Fortunately, the organization’s space problems were alleviated when they re-located to their current site, Lake Worth West Community Center on 10th Avenue North and 57th Street, where she was given access to the clubhouse on the property. “They even built shelving for our supplies,” stated Pyfrom appreciatively. Now they serve the public the first and third Wednesdays of the month.

    “Occasionally, Feeding South Florida calls to say they have a family in need of emergency food but no transportation to get it,” said Pyfrom. “Sometimes people call who are stranded here from out of town, or are homeless, or staying in a cheap motel. When I get those calls, I arrange to deliver food to these people whether it’s feeding day or not.”

    As much as her heart goes out to families in crisis who are struggling to keep food on their tables, she also feels enormous compassion for the children who aren’t able to rely on free break-fast and lunch programs during the summertime when school is out.

    As a solution to this problem, Estella held 6-week summer camps in 2011 and 2012 for children, providing breakfast and lunch for them along with a slew of activities including swimming in the clubhouse pool. The money to fund this summer program came directly out of Pyfrom’s own pocket.

 Estella’s Brilliant Bus

    Pyfrom will proudly tell you that she not only came up the concept of Estella’s Brilliant Bus, she also meticulously custom-designed the $900,000 mobile learning unit from the chassis on up.

    Originally she had planned to use her bus for food distribution. She thought better of it, realizing that the residents living in the underserved communities she ventured into were in dire need of a holistic approach that ministered to their bodies as well as their minds.

    “I found that many of the adults we were feeding also needed computer training; help with filling out job applications and resume writing.”

    Among the programs and services offered via Estella’s Brilliant Bus (which has been in operation for a little over two years now), include: G.E.D. preparation, pre-school readiness programs, college prep courses, community service credits for high-school students, anti-bullying and peer mediation classes and student leadership training.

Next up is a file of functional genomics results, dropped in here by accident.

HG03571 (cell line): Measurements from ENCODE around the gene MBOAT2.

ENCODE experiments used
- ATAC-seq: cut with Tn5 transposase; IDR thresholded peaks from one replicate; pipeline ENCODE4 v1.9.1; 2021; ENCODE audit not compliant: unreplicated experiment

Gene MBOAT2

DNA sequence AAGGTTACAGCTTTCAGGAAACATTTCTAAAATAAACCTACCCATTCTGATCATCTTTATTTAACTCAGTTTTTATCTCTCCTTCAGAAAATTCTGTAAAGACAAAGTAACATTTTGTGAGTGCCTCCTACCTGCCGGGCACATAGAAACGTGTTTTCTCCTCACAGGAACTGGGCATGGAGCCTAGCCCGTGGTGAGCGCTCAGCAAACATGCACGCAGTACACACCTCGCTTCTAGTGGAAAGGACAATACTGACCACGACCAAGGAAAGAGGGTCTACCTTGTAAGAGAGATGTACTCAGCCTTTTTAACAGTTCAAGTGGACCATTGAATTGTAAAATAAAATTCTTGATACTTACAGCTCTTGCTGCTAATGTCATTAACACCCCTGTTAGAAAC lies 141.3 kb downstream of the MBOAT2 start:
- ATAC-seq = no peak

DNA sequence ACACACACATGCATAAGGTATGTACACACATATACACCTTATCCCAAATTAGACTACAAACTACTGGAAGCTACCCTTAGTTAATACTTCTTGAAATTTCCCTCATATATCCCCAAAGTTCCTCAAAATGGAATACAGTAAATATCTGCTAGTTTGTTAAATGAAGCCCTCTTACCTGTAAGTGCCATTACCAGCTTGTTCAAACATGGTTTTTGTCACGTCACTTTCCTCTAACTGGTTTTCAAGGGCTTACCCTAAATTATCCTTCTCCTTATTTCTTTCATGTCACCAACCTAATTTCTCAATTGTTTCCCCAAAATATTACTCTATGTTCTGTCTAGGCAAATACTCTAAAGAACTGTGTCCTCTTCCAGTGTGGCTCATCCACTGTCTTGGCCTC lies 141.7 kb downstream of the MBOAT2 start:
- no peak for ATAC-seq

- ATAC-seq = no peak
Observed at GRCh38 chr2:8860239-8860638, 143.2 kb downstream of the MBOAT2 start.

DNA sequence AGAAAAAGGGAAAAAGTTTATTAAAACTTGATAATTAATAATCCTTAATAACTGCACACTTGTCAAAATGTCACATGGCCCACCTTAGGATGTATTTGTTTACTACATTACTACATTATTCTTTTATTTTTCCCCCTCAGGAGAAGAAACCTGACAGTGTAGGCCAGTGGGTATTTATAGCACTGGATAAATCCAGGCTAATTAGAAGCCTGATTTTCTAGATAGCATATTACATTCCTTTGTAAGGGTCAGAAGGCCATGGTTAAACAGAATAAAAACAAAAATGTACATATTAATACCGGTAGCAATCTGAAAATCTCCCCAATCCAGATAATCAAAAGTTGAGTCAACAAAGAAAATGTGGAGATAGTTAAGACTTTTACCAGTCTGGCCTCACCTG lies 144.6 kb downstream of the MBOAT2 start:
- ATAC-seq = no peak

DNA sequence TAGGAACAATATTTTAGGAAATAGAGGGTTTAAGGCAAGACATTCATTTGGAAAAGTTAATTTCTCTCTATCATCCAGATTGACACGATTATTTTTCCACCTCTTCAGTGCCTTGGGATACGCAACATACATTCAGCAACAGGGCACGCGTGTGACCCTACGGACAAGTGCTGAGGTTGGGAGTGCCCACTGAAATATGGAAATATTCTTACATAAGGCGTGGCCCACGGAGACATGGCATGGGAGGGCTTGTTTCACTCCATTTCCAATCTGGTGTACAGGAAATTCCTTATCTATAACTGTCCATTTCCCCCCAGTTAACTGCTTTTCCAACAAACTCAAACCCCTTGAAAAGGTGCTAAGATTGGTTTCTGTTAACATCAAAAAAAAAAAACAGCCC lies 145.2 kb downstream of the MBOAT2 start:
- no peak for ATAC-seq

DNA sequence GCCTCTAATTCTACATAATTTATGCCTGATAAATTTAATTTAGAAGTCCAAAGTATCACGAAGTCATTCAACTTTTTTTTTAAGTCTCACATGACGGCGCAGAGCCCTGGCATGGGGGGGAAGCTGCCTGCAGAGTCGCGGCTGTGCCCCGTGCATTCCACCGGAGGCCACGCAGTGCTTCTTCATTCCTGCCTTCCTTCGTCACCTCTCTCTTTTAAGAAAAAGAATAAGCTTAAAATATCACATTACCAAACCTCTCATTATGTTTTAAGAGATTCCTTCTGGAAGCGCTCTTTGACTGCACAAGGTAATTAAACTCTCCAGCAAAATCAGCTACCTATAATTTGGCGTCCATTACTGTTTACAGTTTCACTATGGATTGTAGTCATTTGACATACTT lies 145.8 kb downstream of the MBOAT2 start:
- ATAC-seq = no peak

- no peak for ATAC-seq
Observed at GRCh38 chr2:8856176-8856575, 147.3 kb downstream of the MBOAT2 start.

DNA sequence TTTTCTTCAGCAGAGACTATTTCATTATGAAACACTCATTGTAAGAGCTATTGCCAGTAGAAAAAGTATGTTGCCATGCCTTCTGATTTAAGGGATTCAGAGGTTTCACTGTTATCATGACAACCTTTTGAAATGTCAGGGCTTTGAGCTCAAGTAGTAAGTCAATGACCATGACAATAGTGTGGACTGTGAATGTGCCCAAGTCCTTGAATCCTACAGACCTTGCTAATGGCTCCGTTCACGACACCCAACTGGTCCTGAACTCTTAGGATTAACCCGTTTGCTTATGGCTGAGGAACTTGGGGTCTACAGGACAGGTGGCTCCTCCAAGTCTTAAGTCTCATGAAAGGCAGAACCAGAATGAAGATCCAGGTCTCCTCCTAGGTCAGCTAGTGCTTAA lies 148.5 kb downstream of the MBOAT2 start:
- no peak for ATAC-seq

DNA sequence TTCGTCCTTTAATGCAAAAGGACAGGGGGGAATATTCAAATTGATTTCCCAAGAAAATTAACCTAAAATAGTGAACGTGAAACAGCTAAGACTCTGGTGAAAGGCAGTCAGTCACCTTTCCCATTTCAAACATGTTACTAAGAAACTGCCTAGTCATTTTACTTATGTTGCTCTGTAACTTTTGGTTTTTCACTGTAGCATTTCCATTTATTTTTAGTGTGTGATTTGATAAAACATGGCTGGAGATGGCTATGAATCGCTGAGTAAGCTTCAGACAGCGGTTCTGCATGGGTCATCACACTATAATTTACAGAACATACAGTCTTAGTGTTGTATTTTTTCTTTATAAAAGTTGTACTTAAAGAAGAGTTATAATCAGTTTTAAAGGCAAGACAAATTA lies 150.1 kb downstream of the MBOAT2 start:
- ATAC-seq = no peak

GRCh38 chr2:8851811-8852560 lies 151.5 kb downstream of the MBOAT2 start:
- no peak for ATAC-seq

“We have 17 computers available so they can work on FCAT skills prior to graduation, in addition to taking virtual college tours and applying for financial aid.

    “We’ve had kids and parents here at the same time. The pa-rents are looking for jobs and their kids are working on their academic skills. We’ve also worked with homeless families whose kids were college students who needed to get on-line to do their homework.”

 Building community relationships

    A member of Alpha Kappa Alpha Sorority, Inc., and a Guardian Ad Litem working with abused and neglected children, Estella Pyfrom strong-ly believes in building community alliances as a means of ensuring successful out-comes. To date she has developed strong working relationships with the Cities of Belle Glade and Pahokee, in addition to Comcast, Office Depot Foundation, Feeding South Florida, among other sponsors and com-munity partners who’ve contributed time, money or both.

    Pyfrom says she loves what she is doing and envisions working in the community for many years to come, provided that her and her husband of 55 years, Willie R. Pyfrom’s  health remains stable. (Willie Pyfrom is currently a part-time music teacher at Highland Elementary School).

    It might also be noted that the Pyfroms are the proud parents of four successful children. Their oldest son, Gene A. Pyfrom (now retired) formerly owned and operated a Gymnastic facility. Their second oldest son, Lieutenant Colonel Juan A Pyfrom, is an international lawyer and a JAGG Officer in the U.S. Army. Their oldest daughter, Dr. Karen Abrams, recently took over as principal of Pahokee Elementary School in Pahokee, and their youngest daughter, Mia L. Pyfrom, works for the Palm Beach County School District.

    Explaining why she remains energized about Estella’s Brilliant Bus, Pyfrom stated simply, “It’s a passion with me. I feel no pressure or strain doing this. My bus is an independent bus. I make my own schedule and I work from home. It’s a beautiful life!”

 

 

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    Carma Lynn Henry Westside Gazette Newspaper 545 N.W. 7th Terrace, Fort Lauderdale, Florida 33311 Office: (954) 525-1489 Fax: (954) 525-1861